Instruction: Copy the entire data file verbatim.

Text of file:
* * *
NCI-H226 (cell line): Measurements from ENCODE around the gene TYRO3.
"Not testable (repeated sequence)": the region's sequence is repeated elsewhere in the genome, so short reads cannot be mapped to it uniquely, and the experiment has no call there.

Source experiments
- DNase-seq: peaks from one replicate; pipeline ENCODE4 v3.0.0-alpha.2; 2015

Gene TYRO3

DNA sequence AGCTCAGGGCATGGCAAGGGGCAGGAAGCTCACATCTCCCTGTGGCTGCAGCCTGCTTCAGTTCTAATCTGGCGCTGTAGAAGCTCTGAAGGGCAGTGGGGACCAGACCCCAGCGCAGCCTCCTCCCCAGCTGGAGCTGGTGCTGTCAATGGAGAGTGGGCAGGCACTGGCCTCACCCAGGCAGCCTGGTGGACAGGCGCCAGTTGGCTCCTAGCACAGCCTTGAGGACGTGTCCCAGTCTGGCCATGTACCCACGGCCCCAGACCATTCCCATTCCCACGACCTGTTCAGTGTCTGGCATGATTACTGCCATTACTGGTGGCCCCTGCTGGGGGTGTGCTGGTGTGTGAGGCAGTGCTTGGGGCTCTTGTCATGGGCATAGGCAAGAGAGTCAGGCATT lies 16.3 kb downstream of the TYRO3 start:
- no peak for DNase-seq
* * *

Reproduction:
NCI-H226 (cell line): Measurements from ENCODE around the gene TYRO3.
"Not testable (repeated sequence)": the region's sequence is repeated elsewhere in the genome, so short reads cannot be mapped to it uniquely, and the experiment has no call there.

Source experiments
- DNase-seq: peaks from one replicate; pipeline ENCODE4 v3.0.0-alpha.2; 2015

Gene TYRO3

DNA sequence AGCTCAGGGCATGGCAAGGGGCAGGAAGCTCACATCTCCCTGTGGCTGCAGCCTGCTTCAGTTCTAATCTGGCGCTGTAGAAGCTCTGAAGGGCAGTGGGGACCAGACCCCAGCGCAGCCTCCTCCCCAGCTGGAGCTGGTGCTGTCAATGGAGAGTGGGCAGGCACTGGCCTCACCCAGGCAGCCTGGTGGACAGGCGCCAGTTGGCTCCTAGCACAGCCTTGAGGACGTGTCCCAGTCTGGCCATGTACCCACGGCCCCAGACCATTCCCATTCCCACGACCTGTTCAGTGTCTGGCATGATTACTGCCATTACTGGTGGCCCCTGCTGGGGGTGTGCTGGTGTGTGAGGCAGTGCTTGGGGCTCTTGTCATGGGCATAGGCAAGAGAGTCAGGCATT lies 16.3 kb downstream of the TYRO3 start:
- no peak for DNase-seq